The evidence from the clinical trial reviewed by the FDA showed that patients in a trial with Aduhelm appeared to experience a slight slowdown in cognitive decline, while patients in an almost identical trial did not appear to benefit from it at all. . About 40 percent of patients who received the approved dose later experienced swelling of the brain or cerebral hemorrhage, often mild but sometimes severe. Both a council of senior FDA officials and the agency’s independent advisory committee had said there was not enough evidence for approval.

Instead of giving the drug full approval, the FDA gave the green light for it under a program called “accelerated approval,” which allows the approval of drugs that have uncertain benefit if they are for serious diseases with few treatments and if the drug affects a biological mechanism in a way is considered reasonably likely to help patients.

The agency’s reasoning was that Aduhelm targets a protein, amyloid, that forms plaques in the brains of Alzheimer’s patients. But many Alzheimer’s experts say years of data have not shown that amyloid reduction can slow cognitive decline.

Questions about the approval, and whether the FDA worked too closely with Biogen, have prompted investigations by congressional committees, the Health and Human Services Department Inspector General, the Federal Trade Commission and the Securities and Exchange Commission. Major medical centers, including the Cleveland Clinic, have refused to offer Aduhelm.

As a result of concerns raised by Alzheimer’s experts and some groups, Medicare officials announced several other changes to their previous proposals. Instead of requiring randomized controlled trials approved by the CMS, Medicare will cover participants in any trial approved by the FDA or the National Institutes of Health. It will allow these trials to be performed in a wider range of locations, not just hospital settings, and to include people with other neurological conditions such as Down syndrome, many of whom develop Alzheimer’s but who had been excluded from the previously proposed plan.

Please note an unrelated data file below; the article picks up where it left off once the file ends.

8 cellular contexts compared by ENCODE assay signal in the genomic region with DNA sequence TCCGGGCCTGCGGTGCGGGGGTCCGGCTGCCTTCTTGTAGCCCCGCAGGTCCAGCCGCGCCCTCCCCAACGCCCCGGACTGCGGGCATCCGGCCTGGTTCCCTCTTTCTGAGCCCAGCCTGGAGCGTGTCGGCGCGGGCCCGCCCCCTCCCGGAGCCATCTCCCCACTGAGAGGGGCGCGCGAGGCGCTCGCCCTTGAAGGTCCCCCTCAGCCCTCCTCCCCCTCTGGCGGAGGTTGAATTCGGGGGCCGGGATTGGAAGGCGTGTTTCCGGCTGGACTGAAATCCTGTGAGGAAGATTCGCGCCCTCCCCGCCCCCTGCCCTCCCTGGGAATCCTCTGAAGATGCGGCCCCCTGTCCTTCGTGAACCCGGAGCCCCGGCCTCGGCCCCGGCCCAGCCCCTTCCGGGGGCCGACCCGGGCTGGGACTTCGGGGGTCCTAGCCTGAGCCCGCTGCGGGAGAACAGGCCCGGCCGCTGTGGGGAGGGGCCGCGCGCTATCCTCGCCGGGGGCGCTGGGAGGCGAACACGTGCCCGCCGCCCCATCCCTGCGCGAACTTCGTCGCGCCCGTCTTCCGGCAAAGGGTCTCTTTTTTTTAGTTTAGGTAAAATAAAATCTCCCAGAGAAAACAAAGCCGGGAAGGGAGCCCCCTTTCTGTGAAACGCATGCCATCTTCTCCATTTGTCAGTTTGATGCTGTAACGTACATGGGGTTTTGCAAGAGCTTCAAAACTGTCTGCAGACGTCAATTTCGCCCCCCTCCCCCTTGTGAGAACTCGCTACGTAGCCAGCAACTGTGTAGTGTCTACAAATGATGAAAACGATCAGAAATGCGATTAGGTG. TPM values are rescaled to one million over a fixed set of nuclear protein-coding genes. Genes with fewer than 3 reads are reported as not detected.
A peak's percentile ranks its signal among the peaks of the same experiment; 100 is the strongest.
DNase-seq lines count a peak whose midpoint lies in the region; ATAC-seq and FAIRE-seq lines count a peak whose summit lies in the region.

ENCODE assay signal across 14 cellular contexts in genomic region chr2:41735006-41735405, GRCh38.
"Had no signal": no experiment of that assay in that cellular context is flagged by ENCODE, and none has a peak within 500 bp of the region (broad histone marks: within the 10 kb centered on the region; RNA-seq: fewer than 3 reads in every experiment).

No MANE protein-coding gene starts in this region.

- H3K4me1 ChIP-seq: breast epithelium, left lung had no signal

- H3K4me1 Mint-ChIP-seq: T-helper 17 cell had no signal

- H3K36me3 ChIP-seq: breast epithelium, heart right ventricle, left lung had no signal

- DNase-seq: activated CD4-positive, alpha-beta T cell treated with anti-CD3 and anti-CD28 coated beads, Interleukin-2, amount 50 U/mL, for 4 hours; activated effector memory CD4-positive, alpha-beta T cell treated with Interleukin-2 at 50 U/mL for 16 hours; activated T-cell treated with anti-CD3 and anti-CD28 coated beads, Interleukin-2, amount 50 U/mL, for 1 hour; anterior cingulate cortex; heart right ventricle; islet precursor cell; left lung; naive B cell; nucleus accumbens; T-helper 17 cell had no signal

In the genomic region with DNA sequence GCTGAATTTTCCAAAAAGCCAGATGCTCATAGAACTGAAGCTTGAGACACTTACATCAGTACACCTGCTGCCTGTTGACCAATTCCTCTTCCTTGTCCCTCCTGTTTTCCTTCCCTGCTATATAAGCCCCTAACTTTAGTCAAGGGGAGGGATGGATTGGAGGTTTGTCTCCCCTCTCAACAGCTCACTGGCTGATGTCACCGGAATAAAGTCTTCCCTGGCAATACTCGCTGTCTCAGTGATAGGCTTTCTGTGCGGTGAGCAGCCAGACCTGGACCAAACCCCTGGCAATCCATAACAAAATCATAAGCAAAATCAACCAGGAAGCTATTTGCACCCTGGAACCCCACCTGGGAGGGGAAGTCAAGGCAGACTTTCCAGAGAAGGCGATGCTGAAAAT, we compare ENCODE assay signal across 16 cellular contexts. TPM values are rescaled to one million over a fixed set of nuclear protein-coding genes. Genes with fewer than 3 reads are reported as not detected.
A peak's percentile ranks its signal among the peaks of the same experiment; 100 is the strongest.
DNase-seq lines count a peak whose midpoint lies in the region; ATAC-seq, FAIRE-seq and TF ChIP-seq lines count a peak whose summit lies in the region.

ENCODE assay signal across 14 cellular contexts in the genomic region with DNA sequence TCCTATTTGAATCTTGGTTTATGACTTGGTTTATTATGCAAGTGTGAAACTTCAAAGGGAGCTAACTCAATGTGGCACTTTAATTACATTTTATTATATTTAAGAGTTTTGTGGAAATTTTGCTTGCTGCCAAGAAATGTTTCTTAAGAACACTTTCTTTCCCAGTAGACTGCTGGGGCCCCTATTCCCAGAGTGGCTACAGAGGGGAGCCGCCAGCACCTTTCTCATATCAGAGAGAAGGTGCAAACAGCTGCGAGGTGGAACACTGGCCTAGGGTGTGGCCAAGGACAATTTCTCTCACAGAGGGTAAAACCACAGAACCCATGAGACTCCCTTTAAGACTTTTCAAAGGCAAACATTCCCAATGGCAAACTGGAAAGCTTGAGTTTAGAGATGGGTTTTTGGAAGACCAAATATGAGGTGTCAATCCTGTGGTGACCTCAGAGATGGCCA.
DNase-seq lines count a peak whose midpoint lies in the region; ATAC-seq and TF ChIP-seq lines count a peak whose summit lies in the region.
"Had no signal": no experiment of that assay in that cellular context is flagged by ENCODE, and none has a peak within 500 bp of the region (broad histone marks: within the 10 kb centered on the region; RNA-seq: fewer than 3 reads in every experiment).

The trials still have to meet a Medicare requirement to recruit a racially and ethnically diverse group of participants, unlike the previous trials with Aduhelm, where most participants were white.

In the trials, “manufacturers will need to come to us with how they will include all patients representing the Medicare population and how they will ensure that all of these patients receive appropriate medical treatment and monitoring of their treatment while in each of these studies, ”said Tamara Syrek Jensen, Director of Coverage and Analysis at the Medicare Agency’s Center for Clinical Standards and Quality, in an interview.

The FDA has also required Biogen to conduct another clinical trial to determine if the drug provided evidence of benefits, but it said that in the years it will take before the trial is completed, Aduhelm will be available to patients. According to Thursday’s decision, Medicare would cover the cost of participating in Biogen’s trial.

In a statement following the Medicare announcement, the FDA said, “At the end of the day, both agencies have a common goal of ensuring that safe and effective medical products are available to Americans.”